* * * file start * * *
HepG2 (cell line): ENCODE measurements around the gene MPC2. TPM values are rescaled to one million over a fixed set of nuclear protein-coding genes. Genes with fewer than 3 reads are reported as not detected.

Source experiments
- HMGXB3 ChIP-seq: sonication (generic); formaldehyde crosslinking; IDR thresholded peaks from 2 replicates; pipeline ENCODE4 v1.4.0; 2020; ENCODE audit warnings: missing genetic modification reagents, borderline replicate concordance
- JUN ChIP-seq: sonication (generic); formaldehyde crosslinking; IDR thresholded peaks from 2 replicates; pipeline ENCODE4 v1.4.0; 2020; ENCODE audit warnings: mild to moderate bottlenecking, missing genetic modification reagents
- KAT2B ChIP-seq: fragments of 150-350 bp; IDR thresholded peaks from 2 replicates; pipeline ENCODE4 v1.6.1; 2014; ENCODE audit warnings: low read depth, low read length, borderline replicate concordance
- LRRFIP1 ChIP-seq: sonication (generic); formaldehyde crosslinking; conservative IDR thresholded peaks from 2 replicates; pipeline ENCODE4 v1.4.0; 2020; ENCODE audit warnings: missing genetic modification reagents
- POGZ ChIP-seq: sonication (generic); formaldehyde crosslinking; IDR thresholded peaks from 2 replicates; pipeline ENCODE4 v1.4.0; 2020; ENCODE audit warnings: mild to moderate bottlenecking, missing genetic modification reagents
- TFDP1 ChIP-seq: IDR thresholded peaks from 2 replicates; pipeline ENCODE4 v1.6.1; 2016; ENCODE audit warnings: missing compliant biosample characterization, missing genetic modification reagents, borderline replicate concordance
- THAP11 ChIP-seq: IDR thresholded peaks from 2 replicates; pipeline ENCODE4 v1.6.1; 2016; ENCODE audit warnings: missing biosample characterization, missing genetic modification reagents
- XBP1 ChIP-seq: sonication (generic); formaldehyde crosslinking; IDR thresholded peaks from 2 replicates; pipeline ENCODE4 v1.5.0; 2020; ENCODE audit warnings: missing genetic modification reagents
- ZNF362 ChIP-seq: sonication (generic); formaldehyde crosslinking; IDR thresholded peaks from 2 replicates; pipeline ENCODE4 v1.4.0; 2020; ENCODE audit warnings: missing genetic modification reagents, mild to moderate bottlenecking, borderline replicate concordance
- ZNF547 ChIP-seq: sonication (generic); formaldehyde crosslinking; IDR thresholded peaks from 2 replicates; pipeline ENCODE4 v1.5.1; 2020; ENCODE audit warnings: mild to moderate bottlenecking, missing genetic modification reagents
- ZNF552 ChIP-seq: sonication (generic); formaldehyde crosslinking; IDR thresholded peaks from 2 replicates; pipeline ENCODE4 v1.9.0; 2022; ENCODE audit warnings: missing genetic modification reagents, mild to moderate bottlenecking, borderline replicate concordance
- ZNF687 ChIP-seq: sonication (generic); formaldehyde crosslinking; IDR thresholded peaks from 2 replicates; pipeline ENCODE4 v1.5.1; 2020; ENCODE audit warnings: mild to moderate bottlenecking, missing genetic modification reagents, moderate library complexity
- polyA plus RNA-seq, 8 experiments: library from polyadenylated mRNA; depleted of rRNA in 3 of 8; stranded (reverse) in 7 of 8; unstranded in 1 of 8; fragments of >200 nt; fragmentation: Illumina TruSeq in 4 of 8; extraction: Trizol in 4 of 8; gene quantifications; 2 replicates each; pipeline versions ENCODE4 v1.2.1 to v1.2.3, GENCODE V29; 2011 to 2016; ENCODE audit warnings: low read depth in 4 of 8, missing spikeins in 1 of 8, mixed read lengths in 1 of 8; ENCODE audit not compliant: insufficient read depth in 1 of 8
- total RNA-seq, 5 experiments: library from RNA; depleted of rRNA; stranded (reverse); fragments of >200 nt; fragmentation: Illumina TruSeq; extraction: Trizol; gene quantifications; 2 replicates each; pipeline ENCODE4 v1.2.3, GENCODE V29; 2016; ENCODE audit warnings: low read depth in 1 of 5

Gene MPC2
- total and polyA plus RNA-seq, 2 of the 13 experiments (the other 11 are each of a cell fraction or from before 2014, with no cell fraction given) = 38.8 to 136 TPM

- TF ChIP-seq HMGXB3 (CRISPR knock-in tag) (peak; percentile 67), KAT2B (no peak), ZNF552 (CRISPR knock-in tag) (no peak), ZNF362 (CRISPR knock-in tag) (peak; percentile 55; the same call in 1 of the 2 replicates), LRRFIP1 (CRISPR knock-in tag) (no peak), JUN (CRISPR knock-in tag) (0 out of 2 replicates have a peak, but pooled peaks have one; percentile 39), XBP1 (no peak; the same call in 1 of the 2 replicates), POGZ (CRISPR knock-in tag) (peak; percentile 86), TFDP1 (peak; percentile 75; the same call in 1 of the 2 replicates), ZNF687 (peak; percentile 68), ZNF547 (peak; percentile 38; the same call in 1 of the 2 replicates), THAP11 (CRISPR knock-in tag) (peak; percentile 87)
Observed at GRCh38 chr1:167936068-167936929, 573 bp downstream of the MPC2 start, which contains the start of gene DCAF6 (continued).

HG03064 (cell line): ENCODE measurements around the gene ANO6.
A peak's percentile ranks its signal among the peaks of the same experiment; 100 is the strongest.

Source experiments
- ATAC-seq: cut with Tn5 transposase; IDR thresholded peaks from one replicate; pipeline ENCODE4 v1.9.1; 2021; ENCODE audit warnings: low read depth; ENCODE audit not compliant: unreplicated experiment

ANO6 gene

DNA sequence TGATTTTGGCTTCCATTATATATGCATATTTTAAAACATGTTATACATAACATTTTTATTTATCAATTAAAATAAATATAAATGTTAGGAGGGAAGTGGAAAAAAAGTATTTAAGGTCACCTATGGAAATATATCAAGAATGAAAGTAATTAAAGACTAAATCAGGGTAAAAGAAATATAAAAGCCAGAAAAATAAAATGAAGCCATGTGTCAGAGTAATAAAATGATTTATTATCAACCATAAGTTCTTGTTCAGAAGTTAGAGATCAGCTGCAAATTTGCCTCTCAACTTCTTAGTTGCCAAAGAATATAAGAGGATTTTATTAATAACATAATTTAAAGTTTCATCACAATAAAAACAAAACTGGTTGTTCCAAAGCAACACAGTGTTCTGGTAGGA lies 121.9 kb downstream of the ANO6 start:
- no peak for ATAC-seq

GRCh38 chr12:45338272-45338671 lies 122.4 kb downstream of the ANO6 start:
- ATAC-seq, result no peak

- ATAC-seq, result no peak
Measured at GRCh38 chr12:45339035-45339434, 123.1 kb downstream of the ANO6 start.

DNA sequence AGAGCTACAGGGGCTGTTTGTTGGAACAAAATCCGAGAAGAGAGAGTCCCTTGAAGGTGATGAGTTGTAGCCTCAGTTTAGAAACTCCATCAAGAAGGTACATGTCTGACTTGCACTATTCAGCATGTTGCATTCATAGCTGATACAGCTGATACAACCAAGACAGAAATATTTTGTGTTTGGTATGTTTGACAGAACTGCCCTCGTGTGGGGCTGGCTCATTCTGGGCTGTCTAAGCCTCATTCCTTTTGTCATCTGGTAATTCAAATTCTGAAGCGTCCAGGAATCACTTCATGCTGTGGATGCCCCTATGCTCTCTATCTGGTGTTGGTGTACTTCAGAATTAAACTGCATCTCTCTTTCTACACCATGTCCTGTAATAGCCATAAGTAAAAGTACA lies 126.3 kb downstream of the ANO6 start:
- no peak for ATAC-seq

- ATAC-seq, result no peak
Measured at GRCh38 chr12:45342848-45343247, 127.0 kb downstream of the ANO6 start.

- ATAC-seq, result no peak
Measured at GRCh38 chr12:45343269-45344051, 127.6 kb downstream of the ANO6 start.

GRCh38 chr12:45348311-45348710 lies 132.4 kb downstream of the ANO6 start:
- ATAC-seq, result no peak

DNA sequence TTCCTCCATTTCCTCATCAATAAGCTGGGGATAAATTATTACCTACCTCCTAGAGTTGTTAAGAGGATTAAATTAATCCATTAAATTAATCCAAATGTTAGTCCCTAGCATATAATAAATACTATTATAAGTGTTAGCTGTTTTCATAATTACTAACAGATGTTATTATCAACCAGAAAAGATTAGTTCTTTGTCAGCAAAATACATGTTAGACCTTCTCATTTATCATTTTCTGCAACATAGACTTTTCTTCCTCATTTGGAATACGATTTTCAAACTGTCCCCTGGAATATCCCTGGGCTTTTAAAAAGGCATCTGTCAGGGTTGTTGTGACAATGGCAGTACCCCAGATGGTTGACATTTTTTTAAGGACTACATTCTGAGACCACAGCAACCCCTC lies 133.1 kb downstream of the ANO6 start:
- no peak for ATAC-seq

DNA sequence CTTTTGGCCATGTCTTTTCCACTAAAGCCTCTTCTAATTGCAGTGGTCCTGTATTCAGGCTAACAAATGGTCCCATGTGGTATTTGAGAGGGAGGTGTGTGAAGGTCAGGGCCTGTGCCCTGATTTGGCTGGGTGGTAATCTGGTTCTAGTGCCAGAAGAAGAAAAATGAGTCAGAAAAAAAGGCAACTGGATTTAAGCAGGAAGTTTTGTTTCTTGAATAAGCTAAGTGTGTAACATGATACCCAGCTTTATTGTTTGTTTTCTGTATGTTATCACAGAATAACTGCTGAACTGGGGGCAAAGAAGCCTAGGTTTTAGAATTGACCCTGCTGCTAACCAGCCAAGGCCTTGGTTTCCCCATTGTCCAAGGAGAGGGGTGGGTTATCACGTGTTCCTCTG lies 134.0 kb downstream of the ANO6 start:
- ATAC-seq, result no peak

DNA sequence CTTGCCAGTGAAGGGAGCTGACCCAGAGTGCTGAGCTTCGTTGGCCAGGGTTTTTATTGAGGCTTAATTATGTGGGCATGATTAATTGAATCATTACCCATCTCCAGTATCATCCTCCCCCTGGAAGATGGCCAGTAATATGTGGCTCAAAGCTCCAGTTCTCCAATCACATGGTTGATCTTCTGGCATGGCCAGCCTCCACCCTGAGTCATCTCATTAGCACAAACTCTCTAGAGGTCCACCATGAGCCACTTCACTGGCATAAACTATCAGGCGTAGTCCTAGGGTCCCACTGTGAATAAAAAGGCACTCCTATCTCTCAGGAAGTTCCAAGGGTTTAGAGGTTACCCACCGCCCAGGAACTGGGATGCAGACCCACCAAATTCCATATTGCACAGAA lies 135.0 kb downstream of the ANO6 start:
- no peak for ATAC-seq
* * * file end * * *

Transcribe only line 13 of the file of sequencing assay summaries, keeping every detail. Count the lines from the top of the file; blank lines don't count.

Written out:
- ZNF552 ChIP-seq: sonication (generic); formaldehyde crosslinking; IDR thresholded peaks from 2 replicates; pipeline ENCODE4 v1.9.0; 2022; ENCODE audit warnings: missing genetic modification reagents, mild to moderate bottlenecking, borderline replicate concordance